It’s been a long time I last updated.
When I last posted I was lining up where the front cross-member and the brackets for the 1985 Corvette suspension. On the chassis table I need to build what I’m calling “stations”. These are locations along the length of the frame where specific attachments would be bolted to the frame. These attachments are things like the front & rear bumpers, running board brackets. These stations help locate the frame on the chassis table and keep everything lined up, in addition to building additional stations to help locate the front cross member and the brackets to mount the independent rear suspension of the ’85 Corvette.
I was working on building the stations for the front and rear running board brackets. The flat bar has this hard layer to keep the steel from rusting. It’s a pain to remove and even with 40 grid flapper disk, it takes a lot of effort to remove. I also noticed that the suspension brackets were developing some surface rust. I wanted a sand blast cabinet.
I went online to TP Tools and really liked their cabinets, but after starting with the basic model and upgrading to the next one “because it’s only a few hundred more”, when I was done I was looking at a $3500 cabinet. Years ago my dad built one out of 18ga but I gave it to my dad’s lifelong friend when he passed away. Because I’m my fathers’ son, I decided that I’d build my own.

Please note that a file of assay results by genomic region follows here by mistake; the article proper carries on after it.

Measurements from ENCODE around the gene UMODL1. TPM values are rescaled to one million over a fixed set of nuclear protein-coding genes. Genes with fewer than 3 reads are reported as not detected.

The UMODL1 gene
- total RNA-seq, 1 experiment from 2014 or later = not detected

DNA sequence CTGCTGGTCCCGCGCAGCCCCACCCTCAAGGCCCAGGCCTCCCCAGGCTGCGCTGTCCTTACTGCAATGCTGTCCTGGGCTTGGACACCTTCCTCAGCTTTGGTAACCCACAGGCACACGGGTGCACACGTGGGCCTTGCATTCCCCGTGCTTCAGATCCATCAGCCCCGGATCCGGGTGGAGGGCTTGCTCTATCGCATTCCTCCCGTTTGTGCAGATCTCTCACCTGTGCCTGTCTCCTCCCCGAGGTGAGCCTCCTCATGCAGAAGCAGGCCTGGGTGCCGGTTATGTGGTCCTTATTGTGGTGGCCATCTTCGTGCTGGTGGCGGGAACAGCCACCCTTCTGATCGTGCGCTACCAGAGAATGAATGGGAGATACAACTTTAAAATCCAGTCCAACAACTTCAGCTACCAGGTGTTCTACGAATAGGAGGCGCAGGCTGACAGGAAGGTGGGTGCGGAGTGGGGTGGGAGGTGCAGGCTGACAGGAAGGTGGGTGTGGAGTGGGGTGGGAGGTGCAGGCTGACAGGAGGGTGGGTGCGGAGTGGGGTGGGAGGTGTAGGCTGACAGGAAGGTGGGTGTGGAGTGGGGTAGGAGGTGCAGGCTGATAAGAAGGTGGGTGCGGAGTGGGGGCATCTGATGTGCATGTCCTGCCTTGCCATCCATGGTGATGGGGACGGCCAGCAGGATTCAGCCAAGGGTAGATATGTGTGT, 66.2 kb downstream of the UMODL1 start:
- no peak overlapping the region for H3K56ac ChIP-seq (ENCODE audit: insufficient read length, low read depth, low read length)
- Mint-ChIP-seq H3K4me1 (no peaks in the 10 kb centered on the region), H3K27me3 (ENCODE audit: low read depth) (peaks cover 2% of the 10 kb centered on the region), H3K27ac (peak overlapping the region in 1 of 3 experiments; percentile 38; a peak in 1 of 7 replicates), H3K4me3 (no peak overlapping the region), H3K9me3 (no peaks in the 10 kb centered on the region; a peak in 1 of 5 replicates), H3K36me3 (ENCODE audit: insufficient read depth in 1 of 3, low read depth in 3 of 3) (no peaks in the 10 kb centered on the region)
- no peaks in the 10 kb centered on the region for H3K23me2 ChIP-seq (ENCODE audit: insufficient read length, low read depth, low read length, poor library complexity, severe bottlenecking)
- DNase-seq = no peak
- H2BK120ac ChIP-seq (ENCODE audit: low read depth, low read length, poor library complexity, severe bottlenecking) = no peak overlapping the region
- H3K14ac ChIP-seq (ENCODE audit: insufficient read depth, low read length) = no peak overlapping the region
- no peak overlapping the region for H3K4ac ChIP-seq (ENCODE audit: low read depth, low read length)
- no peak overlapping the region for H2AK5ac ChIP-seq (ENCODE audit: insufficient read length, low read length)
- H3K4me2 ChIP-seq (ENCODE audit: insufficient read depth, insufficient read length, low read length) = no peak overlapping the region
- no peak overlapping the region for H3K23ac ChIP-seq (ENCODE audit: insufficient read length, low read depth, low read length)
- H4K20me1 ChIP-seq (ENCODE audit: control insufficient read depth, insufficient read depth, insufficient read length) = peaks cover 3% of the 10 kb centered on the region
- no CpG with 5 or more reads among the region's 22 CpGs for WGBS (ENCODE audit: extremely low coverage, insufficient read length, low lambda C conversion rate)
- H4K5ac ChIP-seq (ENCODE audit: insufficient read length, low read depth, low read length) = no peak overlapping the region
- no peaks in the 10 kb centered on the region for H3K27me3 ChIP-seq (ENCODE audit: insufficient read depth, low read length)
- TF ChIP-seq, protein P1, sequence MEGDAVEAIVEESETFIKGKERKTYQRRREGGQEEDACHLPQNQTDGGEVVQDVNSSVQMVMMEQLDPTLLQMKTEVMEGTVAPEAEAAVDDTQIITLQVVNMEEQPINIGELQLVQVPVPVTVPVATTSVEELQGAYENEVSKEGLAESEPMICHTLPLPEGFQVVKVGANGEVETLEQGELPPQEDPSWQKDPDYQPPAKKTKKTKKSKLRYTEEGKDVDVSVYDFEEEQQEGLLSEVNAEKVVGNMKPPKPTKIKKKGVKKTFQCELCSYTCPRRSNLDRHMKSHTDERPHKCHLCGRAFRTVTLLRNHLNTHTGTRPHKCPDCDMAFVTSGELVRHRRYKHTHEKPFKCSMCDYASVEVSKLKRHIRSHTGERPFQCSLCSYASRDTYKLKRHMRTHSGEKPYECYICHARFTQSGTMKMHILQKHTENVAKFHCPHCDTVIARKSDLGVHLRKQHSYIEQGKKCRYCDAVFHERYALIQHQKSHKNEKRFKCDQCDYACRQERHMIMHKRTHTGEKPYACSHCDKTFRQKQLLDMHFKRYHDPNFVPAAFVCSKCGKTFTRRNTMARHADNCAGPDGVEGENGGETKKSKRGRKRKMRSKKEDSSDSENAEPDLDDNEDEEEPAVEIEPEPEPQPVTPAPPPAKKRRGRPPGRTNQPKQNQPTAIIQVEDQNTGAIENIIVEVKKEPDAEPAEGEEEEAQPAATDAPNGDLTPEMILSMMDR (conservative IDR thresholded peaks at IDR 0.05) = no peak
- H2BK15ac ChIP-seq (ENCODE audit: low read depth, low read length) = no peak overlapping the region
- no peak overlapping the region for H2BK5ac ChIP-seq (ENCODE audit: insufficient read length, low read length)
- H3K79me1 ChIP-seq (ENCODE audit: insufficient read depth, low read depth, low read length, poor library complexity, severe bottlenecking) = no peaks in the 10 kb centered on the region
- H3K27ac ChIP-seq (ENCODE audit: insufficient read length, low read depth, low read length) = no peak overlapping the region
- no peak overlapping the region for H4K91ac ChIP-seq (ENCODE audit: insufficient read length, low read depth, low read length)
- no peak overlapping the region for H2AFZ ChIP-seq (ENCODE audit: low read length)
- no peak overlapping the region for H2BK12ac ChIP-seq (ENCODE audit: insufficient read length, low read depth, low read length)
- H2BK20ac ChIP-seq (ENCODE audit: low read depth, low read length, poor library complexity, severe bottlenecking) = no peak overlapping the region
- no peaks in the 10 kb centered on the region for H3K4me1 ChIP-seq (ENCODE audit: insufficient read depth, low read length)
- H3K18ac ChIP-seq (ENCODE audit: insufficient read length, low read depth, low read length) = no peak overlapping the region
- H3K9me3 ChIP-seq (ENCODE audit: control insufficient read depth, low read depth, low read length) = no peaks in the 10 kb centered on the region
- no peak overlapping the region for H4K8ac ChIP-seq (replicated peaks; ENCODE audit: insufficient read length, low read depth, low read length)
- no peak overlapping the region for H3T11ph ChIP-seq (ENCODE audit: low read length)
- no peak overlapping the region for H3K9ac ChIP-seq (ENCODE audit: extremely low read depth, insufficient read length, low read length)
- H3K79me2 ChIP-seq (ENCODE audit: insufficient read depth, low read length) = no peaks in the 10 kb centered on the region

Off to Discount Steel to pick up some 16ga for the main body, 18ga for the hopper, 11ga for the doors and 1.5″ x 1.5″ x 11ga angle iron to build the work support framework.
I started off with trying to build the hopper with the 18ga sheet. It was easy enough to cut out with the nibbler but then I tried to bend it. I thought I could just clamp it and bend it over. This didn’t work, so then out came the body hammer and I tried to bend a 1″ flap over 24″. This turned into an absolute mess. I just wasn’t happy with the results.
After looking online for a sheet metal brake that could bend 16ga sheet over 5′ long I came up with the brain-dead idea that I could build my own sheet metal brake.
After screwing around with this idea for a month I was severely unmotivated and was stuck like this for several months. I didn’t get back to the shop until August.
Over the next few posts I’ll describe the progress I’ve made with the sand blast cabinet.